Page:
Enlarge image The Elbphilharmonie concert hall, shown here in an undated computer-generated model, is scheduled to be completed in 2012. (© picture-alliance/ dpa/dpaweb ) Some 30 large-scale structures are now complete, while ten others are almost finished. These are complemented by the landmarks in the east and west of the first development phase: the publishing house of the news magazine Der Spiegel and the new Elbphilharmonie by Herzog & de Meuron, a combination of concert hall, hotel, apartments and an amazingly designed glass facade. This first third of the almost three-kilometer-long development area already conveys a concrete impression of what the completed composition of HafenCity will finally look like. The combination of densely built-up areas and open waters lend the work of art an urbane, freely breathing city structure. Ambling visitors discover fine shops offering teas and sailing fashions. But the basics are also available from bakeries, kiosks and cafés. The visitors’ curiosity is actually heightened by the mixture of noisy building construction work and already inhabited blocks. But the people of Hamburg also enjoy sauntering along the new promenades beside the old docks to see HafenCity’s constantly changing shape, thanks to the rapid pace of construction.
Apart from the sheer size of the project, the illustrious names of the architects who are planning and building here attract great interest from the visitors and investors who are eagerly buying up plots – despite the crisis. Richard Meier and David Chipperfield have designed office buildings here, Rem Koolhaas is planning a ring-shaped Science Center, Zaha Hadid will be creating a new promenade link to the old city. But the cast of star architects also includes a number from Germany, such as Hadi Teherani, Christoph Ingenhoven and Stefan Behnisch. Although one might expect a playful assembly of architectural sculptures from so many brilliant designers, the appearance of HafenCity is in fact quite sober.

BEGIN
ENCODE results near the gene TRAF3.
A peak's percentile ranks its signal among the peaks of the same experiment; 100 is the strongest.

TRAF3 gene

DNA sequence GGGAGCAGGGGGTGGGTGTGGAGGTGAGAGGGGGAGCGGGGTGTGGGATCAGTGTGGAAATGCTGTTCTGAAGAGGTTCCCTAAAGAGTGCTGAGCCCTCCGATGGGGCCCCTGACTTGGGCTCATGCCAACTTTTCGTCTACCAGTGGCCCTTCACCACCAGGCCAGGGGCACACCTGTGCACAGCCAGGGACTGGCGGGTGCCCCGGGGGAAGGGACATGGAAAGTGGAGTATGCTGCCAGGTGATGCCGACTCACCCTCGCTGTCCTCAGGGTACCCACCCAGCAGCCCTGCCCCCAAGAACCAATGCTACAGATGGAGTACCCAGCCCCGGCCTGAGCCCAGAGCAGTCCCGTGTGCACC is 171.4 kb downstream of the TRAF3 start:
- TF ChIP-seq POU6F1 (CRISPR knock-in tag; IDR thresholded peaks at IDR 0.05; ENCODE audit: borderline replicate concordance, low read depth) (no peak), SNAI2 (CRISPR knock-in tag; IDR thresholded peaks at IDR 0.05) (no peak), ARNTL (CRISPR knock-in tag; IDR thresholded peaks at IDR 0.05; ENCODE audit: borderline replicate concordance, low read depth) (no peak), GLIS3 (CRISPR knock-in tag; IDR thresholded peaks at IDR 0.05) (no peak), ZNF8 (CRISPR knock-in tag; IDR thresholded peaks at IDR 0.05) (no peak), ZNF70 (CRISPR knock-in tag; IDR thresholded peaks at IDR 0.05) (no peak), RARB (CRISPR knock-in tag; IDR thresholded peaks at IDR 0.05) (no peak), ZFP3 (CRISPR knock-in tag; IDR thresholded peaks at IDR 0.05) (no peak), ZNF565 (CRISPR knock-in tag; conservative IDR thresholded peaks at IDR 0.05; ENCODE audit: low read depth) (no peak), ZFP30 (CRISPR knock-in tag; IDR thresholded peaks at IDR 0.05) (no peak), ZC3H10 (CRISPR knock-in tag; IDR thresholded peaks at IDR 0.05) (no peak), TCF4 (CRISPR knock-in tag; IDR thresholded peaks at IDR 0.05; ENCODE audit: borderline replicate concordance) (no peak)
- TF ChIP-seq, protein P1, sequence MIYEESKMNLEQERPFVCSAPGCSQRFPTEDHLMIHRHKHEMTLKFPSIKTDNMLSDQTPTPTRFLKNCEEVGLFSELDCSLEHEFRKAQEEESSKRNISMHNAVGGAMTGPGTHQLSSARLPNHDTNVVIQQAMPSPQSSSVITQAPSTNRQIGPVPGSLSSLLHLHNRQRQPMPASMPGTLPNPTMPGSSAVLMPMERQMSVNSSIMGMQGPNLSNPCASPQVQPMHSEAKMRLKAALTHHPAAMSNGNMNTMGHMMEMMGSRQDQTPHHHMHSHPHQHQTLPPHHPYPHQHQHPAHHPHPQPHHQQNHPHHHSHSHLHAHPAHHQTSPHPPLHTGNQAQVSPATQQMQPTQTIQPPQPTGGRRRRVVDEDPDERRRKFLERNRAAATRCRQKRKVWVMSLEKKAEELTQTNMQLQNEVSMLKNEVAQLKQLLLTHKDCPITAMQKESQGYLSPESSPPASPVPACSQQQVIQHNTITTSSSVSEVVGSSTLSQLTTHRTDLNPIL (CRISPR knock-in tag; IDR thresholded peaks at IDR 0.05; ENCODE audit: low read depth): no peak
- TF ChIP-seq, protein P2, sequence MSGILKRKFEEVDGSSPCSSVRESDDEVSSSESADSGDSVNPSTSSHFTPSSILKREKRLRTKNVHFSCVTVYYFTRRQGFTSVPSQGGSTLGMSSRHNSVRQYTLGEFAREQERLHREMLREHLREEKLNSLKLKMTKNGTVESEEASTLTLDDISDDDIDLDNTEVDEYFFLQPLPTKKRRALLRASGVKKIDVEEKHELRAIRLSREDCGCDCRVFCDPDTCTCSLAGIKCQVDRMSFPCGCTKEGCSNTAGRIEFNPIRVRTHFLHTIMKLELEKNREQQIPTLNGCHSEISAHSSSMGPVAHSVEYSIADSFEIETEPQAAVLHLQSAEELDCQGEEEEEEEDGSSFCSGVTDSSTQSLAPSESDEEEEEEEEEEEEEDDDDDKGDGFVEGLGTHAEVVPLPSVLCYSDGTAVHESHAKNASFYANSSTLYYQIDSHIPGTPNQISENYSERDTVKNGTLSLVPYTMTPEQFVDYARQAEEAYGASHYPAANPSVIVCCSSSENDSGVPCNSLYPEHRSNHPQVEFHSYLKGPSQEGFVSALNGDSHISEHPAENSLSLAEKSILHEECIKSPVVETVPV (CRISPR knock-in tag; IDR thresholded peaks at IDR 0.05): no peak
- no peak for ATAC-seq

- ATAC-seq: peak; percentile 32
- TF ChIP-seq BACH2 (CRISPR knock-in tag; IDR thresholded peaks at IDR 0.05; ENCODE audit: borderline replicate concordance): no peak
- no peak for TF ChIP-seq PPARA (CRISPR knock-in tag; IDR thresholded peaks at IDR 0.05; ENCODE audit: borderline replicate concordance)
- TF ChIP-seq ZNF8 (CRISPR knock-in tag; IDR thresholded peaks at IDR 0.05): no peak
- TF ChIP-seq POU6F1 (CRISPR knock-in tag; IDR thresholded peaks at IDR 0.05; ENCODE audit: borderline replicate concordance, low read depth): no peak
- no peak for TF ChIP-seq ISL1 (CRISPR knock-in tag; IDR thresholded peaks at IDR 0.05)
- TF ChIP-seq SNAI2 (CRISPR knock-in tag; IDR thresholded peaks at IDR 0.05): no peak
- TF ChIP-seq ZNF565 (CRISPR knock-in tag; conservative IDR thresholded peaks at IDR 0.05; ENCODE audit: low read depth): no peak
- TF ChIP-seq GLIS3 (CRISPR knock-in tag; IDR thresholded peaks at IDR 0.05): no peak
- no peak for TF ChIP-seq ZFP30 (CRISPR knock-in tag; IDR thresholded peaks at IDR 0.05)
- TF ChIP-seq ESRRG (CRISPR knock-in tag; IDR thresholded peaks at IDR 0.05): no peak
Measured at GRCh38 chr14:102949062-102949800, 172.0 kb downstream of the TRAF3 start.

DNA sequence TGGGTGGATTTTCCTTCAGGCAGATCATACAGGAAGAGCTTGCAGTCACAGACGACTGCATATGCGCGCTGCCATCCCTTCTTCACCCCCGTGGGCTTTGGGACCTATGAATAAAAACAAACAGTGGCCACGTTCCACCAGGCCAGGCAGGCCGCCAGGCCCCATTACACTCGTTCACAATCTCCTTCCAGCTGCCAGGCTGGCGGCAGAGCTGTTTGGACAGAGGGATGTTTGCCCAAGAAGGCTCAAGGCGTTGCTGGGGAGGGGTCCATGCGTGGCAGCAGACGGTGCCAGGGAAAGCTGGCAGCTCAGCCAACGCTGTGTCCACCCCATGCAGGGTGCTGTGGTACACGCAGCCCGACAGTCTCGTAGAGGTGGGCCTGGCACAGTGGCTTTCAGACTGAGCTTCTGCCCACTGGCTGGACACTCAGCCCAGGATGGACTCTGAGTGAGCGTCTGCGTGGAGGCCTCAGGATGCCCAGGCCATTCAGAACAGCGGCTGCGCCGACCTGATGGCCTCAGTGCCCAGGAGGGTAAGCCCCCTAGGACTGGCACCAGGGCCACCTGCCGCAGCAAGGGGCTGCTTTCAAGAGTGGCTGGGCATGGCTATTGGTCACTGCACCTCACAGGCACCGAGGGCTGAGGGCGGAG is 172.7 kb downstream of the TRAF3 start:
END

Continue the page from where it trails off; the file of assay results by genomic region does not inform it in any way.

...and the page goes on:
Enlarge image Hamburg's Speicherstadt is a warehouse district that now also houses several museums. (© picture-alliance / united-archives/mcphoto ) Strict specifications, such as the use of brickwork similar to the historical buildings in the nearby Speicherstadt (warehouse district), dampened excessive flights of fantasy from the start. With the exception of clearly defined sites, where a number of top architects can use the full range of the modern architectural palette, the basic impression tends towards serial monotony. But the philosophy of Hamburg’s planning authorities to proceed with the greatest sobriety and control in all areas is balanced out by high standards in another area: in their efforts to play a “pioneering role in creating a model for a climate-friendly city” the even-keeled Hamburg urban planners decided not only to reduce the density and variety of traffic in the quarter, but also to introduce a differentiated certification system that obliges investors to operate their buildings with the lowest level of CO2 emissions possible. Whereas on average in Germany some 600 grams of CO2 are produced per kilowatt hour in electricity generation, the present rate for a golden environmental certificate in HafenCity is 89 grams. When it comes to heating, the focus is especially on low-emission and renewable energy sources, such as district heating and solar energy.
In an effort to boost voluntary competition in innovative environmental technology amongst the investors, the plots are being allocated, not to the highest bidders, but according to the persuasiveness of their project concepts which have to reflect not only social, urban planning and economic aspects, but also strongly reflect ecological considerations. Finally, the typical Hanseatic cool-headedness also includes the calm reaction to changing circumstances. Because demand for living space is increasing, but the new consumer and office towers in the Overseas Quarter, the heart of HafenCity, could only be filled by municipal authorities moving in, emphasis is now being laid on affordable living space in development to the east. Then the children will most likely have more space too, without retreating to the security of the school roof. They can then conquer their new city as a force to be reckoned with and help transform it from a “real estate project” into a place called “home.”
Written by Till Briegleb